When my kids are hurting, when they are away and I don’t know when they’ll be back, when I try to plan holidays and it isn’t easy, when my love is two hours away in his home and I am here and without a partner again, my heart hurts, my throat aches, my eyes well up, I swallow hard. I don’t know what else to write about tonight. I thought maybe if I started writing it would come clear. Not so much. This stage of life seems not to be about clarity, but about surviving in the murk. What comes next? Which small hurts and happinesses will make up my day is more what goes on than what great thing will I accomplish or learn or do, what tragedy must I overcome? It’s a small world life I’m living. Finding meaning in it is a bit of a challenge. It’s day to day existence, with few plans other than work and chores and writing and yoga classes, Quaker Meeting, the routines.

It seems I say it again and again, but I didn’t expect this to be my life and yet it is. Maybe by writing about it I can give it coherence, make it good enough, find my way. I’m grateful for the work I do, for the house I share with the day care and my kids and now my housemates. I have a few good friends. I’ve tentatively reconnected with Richard. My kids are mostly happy and quite healthy. My finances are tricky, but I’m surviving, with more stuff and cash than many. Deeper meaning?  Still struggling. Purpose in life? Same old same old, or something new? Don’t know. Happy/sad/happy/sad/happy/sad.


Anyone else here with me? Seems from talking with my close friends in middle age with kids flying out of the nest that I am not alone, but the book club moms no longer meet, the evening school meetings are no longer for me, the friends I have don’t get together in a group and share about our kids, about our struggles, about the challenges we face as we transition from focusing on our children and building our careers to what. None of us seems to know what next. We aren’t getting together to talk about it and sort it out. Maybe others do, but I don’t. Maybe I should, but even that feels hard to figure out. Ugh..no more whining..time for bed.

I spent this past Sunday morning in the company of Quakers in Western Mass. My daughter attended her first retreat for young friends with other high school students there. Three of those others had spent their early years with me. I had watched them and held them, known their parents and their families, wondered what they would be like when they grew up. This weekend I got hugs, we took photos, I caught up.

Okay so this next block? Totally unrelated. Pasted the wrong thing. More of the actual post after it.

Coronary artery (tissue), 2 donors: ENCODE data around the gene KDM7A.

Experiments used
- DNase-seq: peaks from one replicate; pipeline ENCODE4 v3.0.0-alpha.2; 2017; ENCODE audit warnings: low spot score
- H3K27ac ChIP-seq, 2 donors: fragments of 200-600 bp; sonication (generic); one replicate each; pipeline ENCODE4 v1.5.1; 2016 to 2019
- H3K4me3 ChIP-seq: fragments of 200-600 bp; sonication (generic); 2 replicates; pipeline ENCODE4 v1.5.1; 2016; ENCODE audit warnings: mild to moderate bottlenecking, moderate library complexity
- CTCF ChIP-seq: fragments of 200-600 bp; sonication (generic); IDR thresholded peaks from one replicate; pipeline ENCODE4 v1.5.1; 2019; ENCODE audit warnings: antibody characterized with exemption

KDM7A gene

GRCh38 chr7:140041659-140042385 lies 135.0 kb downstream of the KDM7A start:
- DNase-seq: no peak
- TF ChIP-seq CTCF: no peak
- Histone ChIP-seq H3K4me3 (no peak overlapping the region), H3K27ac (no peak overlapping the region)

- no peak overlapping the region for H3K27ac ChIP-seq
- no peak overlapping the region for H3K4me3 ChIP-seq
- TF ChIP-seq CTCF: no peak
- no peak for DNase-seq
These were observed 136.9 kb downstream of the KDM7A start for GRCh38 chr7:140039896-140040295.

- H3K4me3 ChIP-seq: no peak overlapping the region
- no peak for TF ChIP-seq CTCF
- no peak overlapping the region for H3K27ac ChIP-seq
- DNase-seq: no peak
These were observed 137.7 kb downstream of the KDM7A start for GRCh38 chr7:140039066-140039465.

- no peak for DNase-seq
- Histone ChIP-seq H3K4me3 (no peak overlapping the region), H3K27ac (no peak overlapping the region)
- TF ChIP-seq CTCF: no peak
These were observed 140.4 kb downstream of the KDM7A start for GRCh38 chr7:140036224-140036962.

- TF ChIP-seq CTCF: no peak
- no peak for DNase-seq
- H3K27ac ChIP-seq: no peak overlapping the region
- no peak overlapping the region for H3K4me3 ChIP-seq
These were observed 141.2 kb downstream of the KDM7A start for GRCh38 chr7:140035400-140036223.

One of the young friends lost his mom a few years back. The memorial service which marked her passing was so meaningful to me I was lead to commit myself more fully to learning about the Quakers.

What I remember this morning, though, as I think about my week, and try to prepare some thoughts and writing for a project I am working on with a more recent day care family, in which that family and Liana and I will grapple with how we in the day care handle loss, is the morning I learned of the death in each of these families, and of the sorrow I felt each time, and the sorrow in me that loss connected to.

When we feel another person’s sadness we also feel our own. It seems to work the other way as well. When we feed another person’s healing we feed our own. Each time I’ve been with a family who has experienced great loss, and there are always many, I find myself reconnecting to the losses in my own life, pondering them, wondering on them, sometimes doing something for that child or family I might have liked done for me or mine.

I’m off to day care today. In the moment, we don’t have anyone really struggling with major loss. We have a family with newborn triplets whose life is in disarray. We have families struggling to understand behavior of their children and the parenting that works best. We have families, no doubt, in financial distress of one sort or another. We have children who may not want to say good-bye when it’s time for parents to leave. There are sadnesses I don’t know and will never. But even in the little ones, the sad good-byes, the crying over physical hurt, I expect to feel those moments as places of connection with potential for deeper understanding, even healing. Here I go. That’s my day.